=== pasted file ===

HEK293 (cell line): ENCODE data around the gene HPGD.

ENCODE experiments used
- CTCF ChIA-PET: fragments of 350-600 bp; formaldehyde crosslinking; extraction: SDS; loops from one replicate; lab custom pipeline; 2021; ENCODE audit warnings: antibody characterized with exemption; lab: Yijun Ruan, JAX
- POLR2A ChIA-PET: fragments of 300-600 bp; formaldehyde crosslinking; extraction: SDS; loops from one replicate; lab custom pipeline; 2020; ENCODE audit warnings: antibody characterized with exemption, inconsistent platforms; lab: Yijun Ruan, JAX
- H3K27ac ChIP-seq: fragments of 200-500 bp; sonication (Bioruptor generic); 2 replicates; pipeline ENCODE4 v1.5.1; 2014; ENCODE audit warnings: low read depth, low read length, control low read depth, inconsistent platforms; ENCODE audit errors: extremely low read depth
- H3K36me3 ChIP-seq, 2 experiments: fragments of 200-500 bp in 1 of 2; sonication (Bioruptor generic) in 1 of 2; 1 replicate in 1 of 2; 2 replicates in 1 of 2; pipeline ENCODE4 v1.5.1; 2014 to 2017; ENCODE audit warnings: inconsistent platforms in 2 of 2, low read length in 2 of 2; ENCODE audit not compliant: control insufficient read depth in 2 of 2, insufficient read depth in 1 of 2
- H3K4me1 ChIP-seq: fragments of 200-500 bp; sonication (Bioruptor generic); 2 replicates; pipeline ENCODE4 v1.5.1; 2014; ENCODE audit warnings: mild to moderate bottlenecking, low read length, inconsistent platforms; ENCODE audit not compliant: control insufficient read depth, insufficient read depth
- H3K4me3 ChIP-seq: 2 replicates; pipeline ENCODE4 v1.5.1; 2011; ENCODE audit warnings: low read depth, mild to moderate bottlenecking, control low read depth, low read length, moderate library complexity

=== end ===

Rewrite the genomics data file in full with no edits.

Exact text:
HEK293 (cell line): ENCODE data around the gene HPGD.

ENCODE experiments used
- CTCF ChIA-PET: fragments of 350-600 bp; formaldehyde crosslinking; extraction: SDS; loops from one replicate; lab custom pipeline; 2021; ENCODE audit warnings: antibody characterized with exemption; lab: Yijun Ruan, JAX
- POLR2A ChIA-PET: fragments of 300-600 bp; formaldehyde crosslinking; extraction: SDS; loops from one replicate; lab custom pipeline; 2020; ENCODE audit warnings: antibody characterized with exemption, inconsistent platforms; lab: Yijun Ruan, JAX
- H3K27ac ChIP-seq: fragments of 200-500 bp; sonication (Bioruptor generic); 2 replicates; pipeline ENCODE4 v1.5.1; 2014; ENCODE audit warnings: low read depth, low read length, control low read depth, inconsistent platforms; ENCODE audit errors: extremely low read depth
- H3K36me3 ChIP-seq, 2 experiments: fragments of 200-500 bp in 1 of 2; sonication (Bioruptor generic) in 1 of 2; 1 replicate in 1 of 2; 2 replicates in 1 of 2; pipeline ENCODE4 v1.5.1; 2014 to 2017; ENCODE audit warnings: inconsistent platforms in 2 of 2, low read length in 2 of 2; ENCODE audit not compliant: control insufficient read depth in 2 of 2, insufficient read depth in 1 of 2
- H3K4me1 ChIP-seq: fragments of 200-500 bp; sonication (Bioruptor generic); 2 replicates; pipeline ENCODE4 v1.5.1; 2014; ENCODE audit warnings: mild to moderate bottlenecking, low read length, inconsistent platforms; ENCODE audit not compliant: control insufficient read depth, insufficient read depth
- H3K4me3 ChIP-seq: 2 replicates; pipeline ENCODE4 v1.5.1; 2011; ENCODE audit warnings: low read depth, mild to moderate bottlenecking, control low read depth, low read length, moderate library complexity